In the twenty-first century, religion has come under determined attack from secular progressives in documentaries, opinion pieces and international bestsellers. Combative atheists have denounced faiths of every stripe, resulting in a crude intellectual polarization in which religious convictions and heritage must be rejected or accepted wholesale.
In the long unavailable Atheism in Christianity, Ernst Bloch provides a way out from this either/or debate. He examines the origins of Christianity in an attempt to find its social roots, pursuing a detailed study of the Bible and its fascination for ‘ordinary and unimportant’ people. In the biblical promise of utopia and the scriptures’ antagonism to authority, Bloch locates Christianity’s appeal to the oppressed. Through a lyrical yet close and nuanced analysis, he explores the tensions within the Bible that promote atheism as a counter to the authoritarian metaphysical theism imposed by clerical exegesis. At the Bible’s heart he finds a heretical core and the concealed message that, paradoxically, a good Christian must necessarily be a good atheist.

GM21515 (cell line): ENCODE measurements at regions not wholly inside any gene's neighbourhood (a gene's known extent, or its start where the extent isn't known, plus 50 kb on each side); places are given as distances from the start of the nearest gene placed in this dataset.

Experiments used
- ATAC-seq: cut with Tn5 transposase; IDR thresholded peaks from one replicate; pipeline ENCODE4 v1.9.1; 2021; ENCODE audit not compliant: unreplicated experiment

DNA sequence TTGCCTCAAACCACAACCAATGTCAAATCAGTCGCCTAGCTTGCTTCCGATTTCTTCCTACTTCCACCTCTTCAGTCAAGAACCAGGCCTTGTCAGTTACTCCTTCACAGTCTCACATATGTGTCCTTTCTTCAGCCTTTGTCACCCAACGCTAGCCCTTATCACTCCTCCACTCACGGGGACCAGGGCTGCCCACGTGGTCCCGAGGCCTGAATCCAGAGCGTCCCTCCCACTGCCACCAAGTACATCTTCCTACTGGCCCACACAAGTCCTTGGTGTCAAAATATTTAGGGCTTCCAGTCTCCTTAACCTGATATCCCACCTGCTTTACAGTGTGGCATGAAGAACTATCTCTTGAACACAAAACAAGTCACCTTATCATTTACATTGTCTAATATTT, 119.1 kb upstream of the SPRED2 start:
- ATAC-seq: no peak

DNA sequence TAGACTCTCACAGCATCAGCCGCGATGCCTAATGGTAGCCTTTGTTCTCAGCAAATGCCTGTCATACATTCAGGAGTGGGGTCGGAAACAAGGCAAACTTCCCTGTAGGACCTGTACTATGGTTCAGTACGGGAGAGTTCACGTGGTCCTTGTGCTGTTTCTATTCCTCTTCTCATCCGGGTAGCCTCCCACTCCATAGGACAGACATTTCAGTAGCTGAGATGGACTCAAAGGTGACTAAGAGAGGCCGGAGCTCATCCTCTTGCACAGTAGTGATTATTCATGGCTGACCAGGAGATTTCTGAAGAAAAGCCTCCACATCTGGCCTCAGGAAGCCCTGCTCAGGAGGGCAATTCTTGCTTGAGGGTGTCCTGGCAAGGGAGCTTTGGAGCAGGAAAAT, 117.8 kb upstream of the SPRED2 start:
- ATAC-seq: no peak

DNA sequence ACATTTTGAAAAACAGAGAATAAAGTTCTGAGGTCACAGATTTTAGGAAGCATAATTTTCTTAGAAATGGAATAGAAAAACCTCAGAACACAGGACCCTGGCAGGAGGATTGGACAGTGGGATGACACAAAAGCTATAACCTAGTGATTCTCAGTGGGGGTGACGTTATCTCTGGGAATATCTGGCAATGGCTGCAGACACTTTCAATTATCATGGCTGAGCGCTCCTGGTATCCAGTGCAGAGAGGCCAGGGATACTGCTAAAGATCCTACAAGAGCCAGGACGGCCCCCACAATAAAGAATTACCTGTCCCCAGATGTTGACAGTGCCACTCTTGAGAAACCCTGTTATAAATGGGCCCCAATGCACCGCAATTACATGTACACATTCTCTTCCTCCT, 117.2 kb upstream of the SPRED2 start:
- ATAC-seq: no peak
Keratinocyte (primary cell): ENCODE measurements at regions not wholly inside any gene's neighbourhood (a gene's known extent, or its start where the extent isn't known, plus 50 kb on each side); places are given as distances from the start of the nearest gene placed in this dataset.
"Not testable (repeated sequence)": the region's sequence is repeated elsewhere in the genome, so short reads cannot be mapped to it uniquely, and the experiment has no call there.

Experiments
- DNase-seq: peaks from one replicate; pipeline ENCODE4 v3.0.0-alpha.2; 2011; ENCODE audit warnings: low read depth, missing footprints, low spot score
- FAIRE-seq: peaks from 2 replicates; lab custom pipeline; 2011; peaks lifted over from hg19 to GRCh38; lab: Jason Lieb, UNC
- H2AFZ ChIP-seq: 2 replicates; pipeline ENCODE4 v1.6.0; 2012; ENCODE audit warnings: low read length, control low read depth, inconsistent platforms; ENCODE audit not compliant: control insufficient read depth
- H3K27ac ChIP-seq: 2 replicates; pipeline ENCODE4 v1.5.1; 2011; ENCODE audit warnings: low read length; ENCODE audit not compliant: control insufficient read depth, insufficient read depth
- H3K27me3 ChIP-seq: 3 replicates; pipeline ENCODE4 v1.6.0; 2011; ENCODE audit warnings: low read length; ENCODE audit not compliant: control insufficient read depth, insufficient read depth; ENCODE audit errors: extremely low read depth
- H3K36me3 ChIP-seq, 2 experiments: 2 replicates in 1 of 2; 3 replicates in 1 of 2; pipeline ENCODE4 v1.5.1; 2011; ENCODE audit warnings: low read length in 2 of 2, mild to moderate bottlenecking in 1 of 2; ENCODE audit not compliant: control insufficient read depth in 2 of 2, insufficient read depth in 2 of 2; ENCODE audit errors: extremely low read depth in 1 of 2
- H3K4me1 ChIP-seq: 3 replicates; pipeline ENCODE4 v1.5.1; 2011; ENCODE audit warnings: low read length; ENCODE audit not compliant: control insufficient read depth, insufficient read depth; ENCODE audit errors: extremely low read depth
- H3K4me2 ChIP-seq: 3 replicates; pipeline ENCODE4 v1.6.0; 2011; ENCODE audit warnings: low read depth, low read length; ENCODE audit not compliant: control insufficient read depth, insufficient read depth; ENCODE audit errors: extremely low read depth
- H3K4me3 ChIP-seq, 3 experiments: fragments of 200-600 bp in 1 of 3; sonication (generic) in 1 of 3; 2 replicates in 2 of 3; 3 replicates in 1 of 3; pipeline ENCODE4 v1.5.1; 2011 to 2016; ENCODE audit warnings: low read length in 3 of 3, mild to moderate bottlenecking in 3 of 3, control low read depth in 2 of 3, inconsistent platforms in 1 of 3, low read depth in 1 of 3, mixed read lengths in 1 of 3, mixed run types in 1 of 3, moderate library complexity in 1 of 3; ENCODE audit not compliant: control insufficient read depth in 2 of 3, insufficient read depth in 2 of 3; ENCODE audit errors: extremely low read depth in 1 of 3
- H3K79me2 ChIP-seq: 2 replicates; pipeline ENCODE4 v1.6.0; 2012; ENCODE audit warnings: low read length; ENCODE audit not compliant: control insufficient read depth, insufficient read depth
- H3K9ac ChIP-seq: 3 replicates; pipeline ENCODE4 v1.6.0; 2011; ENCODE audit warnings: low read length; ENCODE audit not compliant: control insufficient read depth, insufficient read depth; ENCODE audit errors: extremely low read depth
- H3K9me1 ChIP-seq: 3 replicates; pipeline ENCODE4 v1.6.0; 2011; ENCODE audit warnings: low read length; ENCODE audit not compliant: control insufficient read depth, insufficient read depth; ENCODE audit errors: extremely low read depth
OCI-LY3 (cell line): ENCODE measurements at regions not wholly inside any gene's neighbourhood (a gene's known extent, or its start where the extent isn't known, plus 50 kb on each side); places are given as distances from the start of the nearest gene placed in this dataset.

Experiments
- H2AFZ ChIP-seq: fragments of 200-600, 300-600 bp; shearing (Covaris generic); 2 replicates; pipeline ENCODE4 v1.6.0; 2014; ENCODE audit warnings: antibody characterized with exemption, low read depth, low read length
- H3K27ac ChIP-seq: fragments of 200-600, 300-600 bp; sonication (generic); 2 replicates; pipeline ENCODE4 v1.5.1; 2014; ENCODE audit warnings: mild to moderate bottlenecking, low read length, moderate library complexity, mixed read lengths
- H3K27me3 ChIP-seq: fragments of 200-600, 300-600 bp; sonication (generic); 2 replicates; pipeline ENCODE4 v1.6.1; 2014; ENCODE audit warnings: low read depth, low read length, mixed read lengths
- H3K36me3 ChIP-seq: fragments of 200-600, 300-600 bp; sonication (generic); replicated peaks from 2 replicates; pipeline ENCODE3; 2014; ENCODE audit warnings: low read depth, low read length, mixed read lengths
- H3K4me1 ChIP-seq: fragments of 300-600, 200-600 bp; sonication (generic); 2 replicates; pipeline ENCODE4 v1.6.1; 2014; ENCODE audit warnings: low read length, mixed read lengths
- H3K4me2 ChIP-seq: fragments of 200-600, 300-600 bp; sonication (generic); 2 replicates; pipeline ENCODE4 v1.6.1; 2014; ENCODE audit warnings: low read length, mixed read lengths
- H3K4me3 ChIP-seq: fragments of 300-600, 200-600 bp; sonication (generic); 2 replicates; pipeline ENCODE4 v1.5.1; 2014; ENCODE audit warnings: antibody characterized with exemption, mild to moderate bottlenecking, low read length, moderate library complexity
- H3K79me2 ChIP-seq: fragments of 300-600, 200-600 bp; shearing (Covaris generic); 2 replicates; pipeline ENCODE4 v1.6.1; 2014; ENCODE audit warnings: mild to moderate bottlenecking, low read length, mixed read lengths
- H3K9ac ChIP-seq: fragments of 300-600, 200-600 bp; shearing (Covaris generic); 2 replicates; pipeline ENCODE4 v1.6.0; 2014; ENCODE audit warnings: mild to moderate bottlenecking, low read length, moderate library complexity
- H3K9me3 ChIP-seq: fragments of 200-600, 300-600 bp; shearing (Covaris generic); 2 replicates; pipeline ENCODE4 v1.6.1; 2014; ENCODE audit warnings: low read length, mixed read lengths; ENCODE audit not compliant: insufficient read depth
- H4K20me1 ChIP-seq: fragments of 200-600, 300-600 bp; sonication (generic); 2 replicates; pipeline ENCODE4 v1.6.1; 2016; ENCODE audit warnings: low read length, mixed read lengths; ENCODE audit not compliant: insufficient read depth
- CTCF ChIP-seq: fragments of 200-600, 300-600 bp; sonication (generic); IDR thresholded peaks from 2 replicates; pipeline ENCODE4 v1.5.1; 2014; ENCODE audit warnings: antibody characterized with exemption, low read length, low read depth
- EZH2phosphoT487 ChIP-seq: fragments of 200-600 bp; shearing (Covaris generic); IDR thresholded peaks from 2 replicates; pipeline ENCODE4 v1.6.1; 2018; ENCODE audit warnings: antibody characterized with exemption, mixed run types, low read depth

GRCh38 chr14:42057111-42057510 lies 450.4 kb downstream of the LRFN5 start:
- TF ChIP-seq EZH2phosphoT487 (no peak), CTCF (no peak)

This new edition includes an introduction by Peter Thompson, the Director of the Centre for Enrst Bloch Studies at the University of Sheffield.